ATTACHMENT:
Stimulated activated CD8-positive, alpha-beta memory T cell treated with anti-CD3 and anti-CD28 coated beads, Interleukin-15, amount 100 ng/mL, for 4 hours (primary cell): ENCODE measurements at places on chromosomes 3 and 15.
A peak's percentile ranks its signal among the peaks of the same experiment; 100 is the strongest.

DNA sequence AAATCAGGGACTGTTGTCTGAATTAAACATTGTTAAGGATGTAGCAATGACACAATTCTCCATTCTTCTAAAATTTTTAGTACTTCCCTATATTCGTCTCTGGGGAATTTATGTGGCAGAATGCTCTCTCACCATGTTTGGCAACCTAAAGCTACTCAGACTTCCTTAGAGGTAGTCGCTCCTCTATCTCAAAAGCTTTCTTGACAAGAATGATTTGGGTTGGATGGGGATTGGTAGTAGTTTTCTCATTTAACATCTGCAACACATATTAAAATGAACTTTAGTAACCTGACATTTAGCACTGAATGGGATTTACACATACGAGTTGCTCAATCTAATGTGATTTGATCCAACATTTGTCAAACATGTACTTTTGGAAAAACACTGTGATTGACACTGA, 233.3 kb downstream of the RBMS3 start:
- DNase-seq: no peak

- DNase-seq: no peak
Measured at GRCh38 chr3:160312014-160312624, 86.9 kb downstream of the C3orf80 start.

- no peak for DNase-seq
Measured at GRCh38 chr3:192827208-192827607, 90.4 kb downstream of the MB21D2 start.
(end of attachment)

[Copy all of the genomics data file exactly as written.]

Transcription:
Stimulated activated CD8-positive, alpha-beta memory T cell treated with anti-CD3 and anti-CD28 coated beads, Interleukin-15, amount 100 ng/mL, for 4 hours (primary cell): ENCODE measurements at places on chromosomes 3 and 15.
A peak's percentile ranks its signal among the peaks of the same experiment; 100 is the strongest.

DNA sequence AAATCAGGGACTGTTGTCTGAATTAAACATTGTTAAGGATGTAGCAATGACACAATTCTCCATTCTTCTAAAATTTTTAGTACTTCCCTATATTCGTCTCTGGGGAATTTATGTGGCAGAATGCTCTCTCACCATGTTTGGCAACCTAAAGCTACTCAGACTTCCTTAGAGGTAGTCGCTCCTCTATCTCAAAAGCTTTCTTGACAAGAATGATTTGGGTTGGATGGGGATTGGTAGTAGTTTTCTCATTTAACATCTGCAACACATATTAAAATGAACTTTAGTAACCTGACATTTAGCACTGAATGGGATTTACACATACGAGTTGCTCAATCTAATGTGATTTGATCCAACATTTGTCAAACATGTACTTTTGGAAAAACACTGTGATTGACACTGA, 233.3 kb downstream of the RBMS3 start:
- DNase-seq: no peak

- DNase-seq: no peak
Measured at GRCh38 chr3:160312014-160312624, 86.9 kb downstream of the C3orf80 start.

- no peak for DNase-seq
Measured at GRCh38 chr3:192827208-192827607, 90.4 kb downstream of the MB21D2 start.